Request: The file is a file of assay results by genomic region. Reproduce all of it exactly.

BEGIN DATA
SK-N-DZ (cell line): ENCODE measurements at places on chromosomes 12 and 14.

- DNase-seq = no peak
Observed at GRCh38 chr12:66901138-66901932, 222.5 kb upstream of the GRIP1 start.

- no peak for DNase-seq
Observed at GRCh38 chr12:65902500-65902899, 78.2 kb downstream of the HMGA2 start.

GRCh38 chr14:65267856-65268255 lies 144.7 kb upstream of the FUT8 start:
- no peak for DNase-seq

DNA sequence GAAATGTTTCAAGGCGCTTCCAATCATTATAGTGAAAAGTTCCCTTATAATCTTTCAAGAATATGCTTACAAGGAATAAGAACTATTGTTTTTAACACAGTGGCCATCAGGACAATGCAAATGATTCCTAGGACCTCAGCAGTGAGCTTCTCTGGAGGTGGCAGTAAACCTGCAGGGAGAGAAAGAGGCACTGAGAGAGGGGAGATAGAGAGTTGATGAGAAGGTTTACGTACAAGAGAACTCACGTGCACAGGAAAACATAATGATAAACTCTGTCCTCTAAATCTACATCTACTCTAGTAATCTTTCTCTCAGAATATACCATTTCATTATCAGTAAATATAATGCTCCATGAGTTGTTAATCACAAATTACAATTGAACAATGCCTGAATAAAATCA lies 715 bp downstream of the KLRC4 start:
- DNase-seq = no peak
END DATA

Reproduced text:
SK-N-DZ (cell line): ENCODE measurements at places on chromosomes 12 and 14.

- DNase-seq = no peak
Observed at GRCh38 chr12:66901138-66901932, 222.5 kb upstream of the GRIP1 start.

- no peak for DNase-seq
Observed at GRCh38 chr12:65902500-65902899, 78.2 kb downstream of the HMGA2 start.

GRCh38 chr14:65267856-65268255 lies 144.7 kb upstream of the FUT8 start:
- no peak for DNase-seq

DNA sequence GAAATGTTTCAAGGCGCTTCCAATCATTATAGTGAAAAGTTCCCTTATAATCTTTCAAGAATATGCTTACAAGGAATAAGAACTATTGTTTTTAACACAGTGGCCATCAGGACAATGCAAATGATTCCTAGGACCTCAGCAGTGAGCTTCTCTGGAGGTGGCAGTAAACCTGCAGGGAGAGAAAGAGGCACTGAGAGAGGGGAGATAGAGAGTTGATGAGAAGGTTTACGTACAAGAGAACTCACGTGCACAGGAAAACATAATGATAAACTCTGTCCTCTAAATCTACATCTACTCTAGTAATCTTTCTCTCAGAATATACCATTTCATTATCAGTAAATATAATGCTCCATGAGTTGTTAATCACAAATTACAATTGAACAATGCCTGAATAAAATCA lies 715 bp downstream of the KLRC4 start:
- DNase-seq = no peak